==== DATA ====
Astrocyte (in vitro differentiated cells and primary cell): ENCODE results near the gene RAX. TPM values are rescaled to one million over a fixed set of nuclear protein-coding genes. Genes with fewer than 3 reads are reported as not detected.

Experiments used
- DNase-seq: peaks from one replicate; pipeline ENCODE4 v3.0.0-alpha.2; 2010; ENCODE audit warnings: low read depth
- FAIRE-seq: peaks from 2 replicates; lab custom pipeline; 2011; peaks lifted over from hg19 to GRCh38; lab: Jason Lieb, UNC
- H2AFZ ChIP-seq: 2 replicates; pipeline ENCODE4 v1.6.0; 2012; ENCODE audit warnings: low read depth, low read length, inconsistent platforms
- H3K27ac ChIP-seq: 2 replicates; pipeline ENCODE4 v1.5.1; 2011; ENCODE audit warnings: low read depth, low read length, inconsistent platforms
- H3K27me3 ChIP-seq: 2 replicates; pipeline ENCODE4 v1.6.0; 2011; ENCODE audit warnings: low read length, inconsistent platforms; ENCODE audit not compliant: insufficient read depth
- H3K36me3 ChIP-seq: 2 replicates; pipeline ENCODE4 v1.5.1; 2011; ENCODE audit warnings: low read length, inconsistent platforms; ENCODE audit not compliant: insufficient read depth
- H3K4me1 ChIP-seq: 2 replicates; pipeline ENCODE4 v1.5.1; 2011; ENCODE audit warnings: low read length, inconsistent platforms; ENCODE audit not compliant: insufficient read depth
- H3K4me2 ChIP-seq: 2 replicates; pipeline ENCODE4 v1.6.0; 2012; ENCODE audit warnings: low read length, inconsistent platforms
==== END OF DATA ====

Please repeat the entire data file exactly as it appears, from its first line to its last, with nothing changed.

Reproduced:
Astrocyte (in vitro differentiated cells and primary cell): ENCODE results near the gene RAX. TPM values are rescaled to one million over a fixed set of nuclear protein-coding genes. Genes with fewer than 3 reads are reported as not detected.

Experiments used
- DNase-seq: peaks from one replicate; pipeline ENCODE4 v3.0.0-alpha.2; 2010; ENCODE audit warnings: low read depth
- FAIRE-seq: peaks from 2 replicates; lab custom pipeline; 2011; peaks lifted over from hg19 to GRCh38; lab: Jason Lieb, UNC
- H2AFZ ChIP-seq: 2 replicates; pipeline ENCODE4 v1.6.0; 2012; ENCODE audit warnings: low read depth, low read length, inconsistent platforms
- H3K27ac ChIP-seq: 2 replicates; pipeline ENCODE4 v1.5.1; 2011; ENCODE audit warnings: low read depth, low read length, inconsistent platforms
- H3K27me3 ChIP-seq: 2 replicates; pipeline ENCODE4 v1.6.0; 2011; ENCODE audit warnings: low read length, inconsistent platforms; ENCODE audit not compliant: insufficient read depth
- H3K36me3 ChIP-seq: 2 replicates; pipeline ENCODE4 v1.5.1; 2011; ENCODE audit warnings: low read length, inconsistent platforms; ENCODE audit not compliant: insufficient read depth
- H3K4me1 ChIP-seq: 2 replicates; pipeline ENCODE4 v1.5.1; 2011; ENCODE audit warnings: low read length, inconsistent platforms; ENCODE audit not compliant: insufficient read depth
- H3K4me2 ChIP-seq: 2 replicates; pipeline ENCODE4 v1.6.0; 2012; ENCODE audit warnings: low read length, inconsistent platforms